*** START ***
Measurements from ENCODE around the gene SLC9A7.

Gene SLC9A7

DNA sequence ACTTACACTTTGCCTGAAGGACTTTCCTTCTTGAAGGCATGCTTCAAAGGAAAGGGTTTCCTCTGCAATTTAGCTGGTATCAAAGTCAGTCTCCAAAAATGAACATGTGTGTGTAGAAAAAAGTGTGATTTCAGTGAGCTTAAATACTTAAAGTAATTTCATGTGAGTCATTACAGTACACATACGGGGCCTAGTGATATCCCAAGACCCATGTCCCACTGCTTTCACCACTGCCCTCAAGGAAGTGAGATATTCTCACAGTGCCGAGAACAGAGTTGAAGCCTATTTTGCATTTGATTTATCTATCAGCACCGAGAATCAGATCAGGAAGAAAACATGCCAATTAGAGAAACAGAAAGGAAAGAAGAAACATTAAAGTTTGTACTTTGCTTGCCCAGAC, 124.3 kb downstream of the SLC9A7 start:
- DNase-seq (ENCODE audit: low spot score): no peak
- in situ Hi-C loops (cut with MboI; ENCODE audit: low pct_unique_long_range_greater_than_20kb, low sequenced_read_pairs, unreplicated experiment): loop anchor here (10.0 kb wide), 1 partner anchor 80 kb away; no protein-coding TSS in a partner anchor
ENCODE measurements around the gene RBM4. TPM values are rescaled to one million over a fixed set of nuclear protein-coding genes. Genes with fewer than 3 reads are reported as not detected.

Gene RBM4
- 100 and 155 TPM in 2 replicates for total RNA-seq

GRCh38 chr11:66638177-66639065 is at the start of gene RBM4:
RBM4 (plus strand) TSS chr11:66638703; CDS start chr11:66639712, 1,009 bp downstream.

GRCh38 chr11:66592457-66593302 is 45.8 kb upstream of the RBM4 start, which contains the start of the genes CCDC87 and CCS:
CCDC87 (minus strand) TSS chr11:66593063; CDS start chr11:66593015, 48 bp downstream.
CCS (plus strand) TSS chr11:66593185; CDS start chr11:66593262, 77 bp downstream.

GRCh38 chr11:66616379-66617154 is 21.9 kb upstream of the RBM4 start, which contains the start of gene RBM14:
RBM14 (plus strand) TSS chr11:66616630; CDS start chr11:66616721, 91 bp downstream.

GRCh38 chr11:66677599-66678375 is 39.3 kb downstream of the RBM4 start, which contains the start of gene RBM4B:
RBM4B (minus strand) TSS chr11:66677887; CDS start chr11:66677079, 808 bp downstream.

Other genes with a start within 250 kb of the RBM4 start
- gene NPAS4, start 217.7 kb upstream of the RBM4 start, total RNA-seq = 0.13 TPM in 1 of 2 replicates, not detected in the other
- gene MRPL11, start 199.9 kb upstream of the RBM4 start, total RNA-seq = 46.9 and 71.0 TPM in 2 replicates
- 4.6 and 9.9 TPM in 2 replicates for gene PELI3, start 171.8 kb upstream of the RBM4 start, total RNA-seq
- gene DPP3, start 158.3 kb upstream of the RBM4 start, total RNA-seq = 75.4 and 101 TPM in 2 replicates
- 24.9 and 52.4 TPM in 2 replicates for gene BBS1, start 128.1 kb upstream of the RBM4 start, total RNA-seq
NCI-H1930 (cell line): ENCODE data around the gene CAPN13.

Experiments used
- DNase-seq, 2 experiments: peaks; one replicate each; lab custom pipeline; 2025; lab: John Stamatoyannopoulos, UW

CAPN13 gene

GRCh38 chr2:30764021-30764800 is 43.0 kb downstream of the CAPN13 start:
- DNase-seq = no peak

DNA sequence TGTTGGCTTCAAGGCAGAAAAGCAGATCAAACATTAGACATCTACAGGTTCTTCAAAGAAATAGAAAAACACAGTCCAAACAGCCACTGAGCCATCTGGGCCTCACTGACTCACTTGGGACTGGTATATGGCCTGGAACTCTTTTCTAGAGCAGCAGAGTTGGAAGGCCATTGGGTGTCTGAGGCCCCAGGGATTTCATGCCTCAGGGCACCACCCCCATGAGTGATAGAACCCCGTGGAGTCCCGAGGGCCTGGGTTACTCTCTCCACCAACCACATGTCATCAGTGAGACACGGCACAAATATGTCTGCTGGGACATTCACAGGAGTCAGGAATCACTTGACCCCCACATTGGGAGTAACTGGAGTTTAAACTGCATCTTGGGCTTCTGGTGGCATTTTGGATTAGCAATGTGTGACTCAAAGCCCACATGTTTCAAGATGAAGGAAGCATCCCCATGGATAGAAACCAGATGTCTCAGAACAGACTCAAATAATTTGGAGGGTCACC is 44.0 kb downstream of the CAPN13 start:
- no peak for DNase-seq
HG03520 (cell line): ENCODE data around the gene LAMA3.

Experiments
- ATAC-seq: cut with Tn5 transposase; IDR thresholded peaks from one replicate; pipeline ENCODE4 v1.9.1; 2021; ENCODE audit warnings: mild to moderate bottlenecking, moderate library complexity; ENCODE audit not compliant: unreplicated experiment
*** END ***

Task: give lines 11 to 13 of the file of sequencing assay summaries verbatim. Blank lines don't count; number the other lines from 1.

GRCh38 chr11:66592457-66593302 is 45.8 kb upstream of the RBM4 start, which contains the start of the genes CCDC87 and CCS:
CCDC87 (minus strand) TSS chr11:66593063; CDS start chr11:66593015, 48 bp downstream.
CCS (plus strand) TSS chr11:66593185; CDS start chr11:66593262, 77 bp downstream.